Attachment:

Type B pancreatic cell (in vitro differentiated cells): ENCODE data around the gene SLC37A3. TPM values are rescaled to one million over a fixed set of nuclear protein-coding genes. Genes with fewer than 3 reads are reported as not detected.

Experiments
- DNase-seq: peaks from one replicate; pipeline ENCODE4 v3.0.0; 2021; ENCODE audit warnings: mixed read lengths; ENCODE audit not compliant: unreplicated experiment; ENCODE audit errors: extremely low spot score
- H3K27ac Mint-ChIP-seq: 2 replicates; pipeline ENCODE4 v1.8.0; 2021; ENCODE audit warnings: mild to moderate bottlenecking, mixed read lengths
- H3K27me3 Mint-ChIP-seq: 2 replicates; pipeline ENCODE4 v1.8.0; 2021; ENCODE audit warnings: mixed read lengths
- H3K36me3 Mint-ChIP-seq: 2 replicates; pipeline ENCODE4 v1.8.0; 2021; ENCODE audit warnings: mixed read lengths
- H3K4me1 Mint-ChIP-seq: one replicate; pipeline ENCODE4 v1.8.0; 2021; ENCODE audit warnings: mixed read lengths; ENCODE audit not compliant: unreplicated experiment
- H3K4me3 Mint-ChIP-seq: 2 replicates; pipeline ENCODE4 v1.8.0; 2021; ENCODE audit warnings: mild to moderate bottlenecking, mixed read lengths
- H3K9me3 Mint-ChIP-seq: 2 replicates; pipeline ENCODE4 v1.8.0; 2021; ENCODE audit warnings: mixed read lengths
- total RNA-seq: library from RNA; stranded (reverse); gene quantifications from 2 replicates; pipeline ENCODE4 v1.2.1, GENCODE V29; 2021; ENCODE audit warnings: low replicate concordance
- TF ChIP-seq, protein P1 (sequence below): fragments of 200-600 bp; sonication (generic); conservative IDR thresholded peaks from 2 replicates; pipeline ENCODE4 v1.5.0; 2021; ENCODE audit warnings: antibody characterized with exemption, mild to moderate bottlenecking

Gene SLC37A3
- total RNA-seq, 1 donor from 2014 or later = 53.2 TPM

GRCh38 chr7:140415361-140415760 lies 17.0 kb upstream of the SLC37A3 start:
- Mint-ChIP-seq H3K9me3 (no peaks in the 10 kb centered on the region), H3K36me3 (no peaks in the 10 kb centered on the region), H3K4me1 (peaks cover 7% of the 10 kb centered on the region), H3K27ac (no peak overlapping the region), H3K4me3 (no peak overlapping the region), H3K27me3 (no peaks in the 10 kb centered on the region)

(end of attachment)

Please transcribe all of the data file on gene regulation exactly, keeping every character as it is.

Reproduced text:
Type B pancreatic cell (in vitro differentiated cells): ENCODE data around the gene SLC37A3. TPM values are rescaled to one million over a fixed set of nuclear protein-coding genes. Genes with fewer than 3 reads are reported as not detected.

Experiments
- DNase-seq: peaks from one replicate; pipeline ENCODE4 v3.0.0; 2021; ENCODE audit warnings: mixed read lengths; ENCODE audit not compliant: unreplicated experiment; ENCODE audit errors: extremely low spot score
- H3K27ac Mint-ChIP-seq: 2 replicates; pipeline ENCODE4 v1.8.0; 2021; ENCODE audit warnings: mild to moderate bottlenecking, mixed read lengths
- H3K27me3 Mint-ChIP-seq: 2 replicates; pipeline ENCODE4 v1.8.0; 2021; ENCODE audit warnings: mixed read lengths
- H3K36me3 Mint-ChIP-seq: 2 replicates; pipeline ENCODE4 v1.8.0; 2021; ENCODE audit warnings: mixed read lengths
- H3K4me1 Mint-ChIP-seq: one replicate; pipeline ENCODE4 v1.8.0; 2021; ENCODE audit warnings: mixed read lengths; ENCODE audit not compliant: unreplicated experiment
- H3K4me3 Mint-ChIP-seq: 2 replicates; pipeline ENCODE4 v1.8.0; 2021; ENCODE audit warnings: mild to moderate bottlenecking, mixed read lengths
- H3K9me3 Mint-ChIP-seq: 2 replicates; pipeline ENCODE4 v1.8.0; 2021; ENCODE audit warnings: mixed read lengths
- total RNA-seq: library from RNA; stranded (reverse); gene quantifications from 2 replicates; pipeline ENCODE4 v1.2.1, GENCODE V29; 2021; ENCODE audit warnings: low replicate concordance
- TF ChIP-seq, protein P1 (sequence below): fragments of 200-600 bp; sonication (generic); conservative IDR thresholded peaks from 2 replicates; pipeline ENCODE4 v1.5.0; 2021; ENCODE audit warnings: antibody characterized with exemption, mild to moderate bottlenecking

Gene SLC37A3
- total RNA-seq, 1 donor from 2014 or later = 53.2 TPM

GRCh38 chr7:140415361-140415760 lies 17.0 kb upstream of the SLC37A3 start:
- Mint-ChIP-seq H3K9me3 (no peaks in the 10 kb centered on the region), H3K36me3 (no peaks in the 10 kb centered on the region), H3K4me1 (peaks cover 7% of the 10 kb centered on the region), H3K27ac (no peak overlapping the region), H3K4me3 (no peak overlapping the region), H3K27me3 (no peaks in the 10 kb centered on the region)